Traditionally in this newsletter we write about the strategies and tactics that early-stage startups across different sectors can employ to scale.
This week, we're going one layer back and evaluating what the startups behind the startups can do to achieve success.
In other words, how can debut stage VC funds and their GPs look to gain allocation in the best startups, in turn improving the odds of the best exit scenarios for their LPs? (For a debunking of the VC jargon, have a quick read of this)
Low interest rates, high profile stock market exits and the superior returns of venture capital against every other asset class have encouraged many new entrants into pursuing a career as a fund manager. Even if it's proving harder than ever to raise that first time fund, for those that do, the real challenge is then competing with major incumbents like a16z, Softbank, Sequoia, and Index to get a seat on the cap tables of the next generation of top performing startups.
Let's look at the next generation of VC companies and what they can do to establish high-quality deal-flow.
Let's meet the contenders
- H Ventures - Elizabeth Edwards and Zelda Zhao
- igniteXL Ventures - Claire Chang
- Banana Capital - Turner Novak
- Asymmetric Capital Partners - Rob Biederman, Sarah Unger Biggs, Sam Clayman and Nancy Chou
- Renegade Partners - Renata Quintini and Roseanne Wincek
- Collab Capital - Jewel Burks, Justin Dawkins and Barry Givens
- Avid Ventures - Addie Lerner and Tali Vogelstein
- Zeal Capital Partners - Nasir Qadree
- Paradigm - Fred Ehrsam and Matt Huang
- Capital 49 - Jack Zhang
- Counterpart Ventures - Patrick Eggen and Joe Saijo
- Newtopia VC - Patricio Jutard, Mariano Mayer, Sacha Spitz, Jorge Aguado andJuan Pablo Lafosse
- Variant - Jesse Walden and Li Jin
- Scribble Ventures - Annelies Gamble and Elizabeth Weil
- Eka Ventures - Jon Coker
There's one big difference, but the same fundamentals apply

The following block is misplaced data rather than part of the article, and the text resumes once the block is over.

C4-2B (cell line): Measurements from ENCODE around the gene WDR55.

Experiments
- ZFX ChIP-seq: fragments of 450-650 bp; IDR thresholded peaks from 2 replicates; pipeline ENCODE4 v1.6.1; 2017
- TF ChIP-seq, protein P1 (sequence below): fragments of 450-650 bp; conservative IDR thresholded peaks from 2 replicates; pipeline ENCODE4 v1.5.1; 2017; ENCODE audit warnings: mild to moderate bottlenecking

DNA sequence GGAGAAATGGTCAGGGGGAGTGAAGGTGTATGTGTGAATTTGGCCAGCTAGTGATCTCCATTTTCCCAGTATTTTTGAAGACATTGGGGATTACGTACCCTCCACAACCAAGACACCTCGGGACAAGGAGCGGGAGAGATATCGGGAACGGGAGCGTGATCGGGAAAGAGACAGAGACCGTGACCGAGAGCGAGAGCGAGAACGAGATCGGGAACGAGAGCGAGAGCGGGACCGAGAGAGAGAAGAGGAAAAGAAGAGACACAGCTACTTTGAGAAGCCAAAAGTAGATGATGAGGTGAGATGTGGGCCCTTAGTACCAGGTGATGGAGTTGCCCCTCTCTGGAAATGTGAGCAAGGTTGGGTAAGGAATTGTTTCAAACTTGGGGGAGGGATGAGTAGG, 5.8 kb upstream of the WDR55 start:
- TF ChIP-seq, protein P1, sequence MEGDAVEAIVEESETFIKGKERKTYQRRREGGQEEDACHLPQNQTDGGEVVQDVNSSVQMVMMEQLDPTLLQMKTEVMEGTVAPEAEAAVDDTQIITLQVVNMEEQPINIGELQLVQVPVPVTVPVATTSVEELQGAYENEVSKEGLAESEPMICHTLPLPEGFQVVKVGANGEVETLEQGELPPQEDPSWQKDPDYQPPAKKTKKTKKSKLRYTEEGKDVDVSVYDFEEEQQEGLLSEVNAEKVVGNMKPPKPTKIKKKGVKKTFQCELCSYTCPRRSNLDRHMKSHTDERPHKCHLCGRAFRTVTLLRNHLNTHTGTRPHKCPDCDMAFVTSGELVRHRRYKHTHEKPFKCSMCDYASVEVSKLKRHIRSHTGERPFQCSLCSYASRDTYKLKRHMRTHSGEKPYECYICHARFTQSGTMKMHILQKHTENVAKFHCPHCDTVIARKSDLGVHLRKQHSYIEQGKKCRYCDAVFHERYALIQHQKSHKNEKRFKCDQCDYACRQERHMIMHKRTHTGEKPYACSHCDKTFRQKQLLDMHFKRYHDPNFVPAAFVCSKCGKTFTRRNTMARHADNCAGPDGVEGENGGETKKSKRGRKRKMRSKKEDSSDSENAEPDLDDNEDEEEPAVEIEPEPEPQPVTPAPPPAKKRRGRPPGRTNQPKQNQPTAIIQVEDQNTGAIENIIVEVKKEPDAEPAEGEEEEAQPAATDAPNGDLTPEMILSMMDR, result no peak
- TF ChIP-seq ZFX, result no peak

As a caveat, doubtless there are many logisitical, legal and practical elements that go into building a debut fund - but we're looking at this from purely a marketing and brand-building perspective...
Straight up, there is one core difference between the startups behind the startups (i.e. VC funds) and the startups themselves: the need for scale. VC funds can thrive by securing tens of users (i.e. founders), while startups - depending on whether they're B2B or B2C - likely need to acquire between 1000 - 100,000+ of users (i.e. customers) in order to fulfil their potential.
Nevertheless, when you're building a brand to challenge an incumbent, no matter the volume of users you must reach, a few rules of the road hold true:
1) Evaluate your minimum viable dominance and tailor your messaging accordingly
The temptation when you start a company is to cast your net wide: to imagine the dozens of use cases in which your product (i.e. your capital) could work, and, in the case of debut VCs, to try to be all things to all founders.
Unfortunately, as Mark Ritson has put it in no uncertain terms, “capitalism isn’t fair and the big f***er f***s everyone else.”
Put less aggressively, the wider your focus the more diluted your brand, and a weaker brand leaves you vulnerable against famous funds that can outdo you on price, reputation and perceived value-add. Big brands grow because they have the resources to chase bothcurrent and future customers at the same time.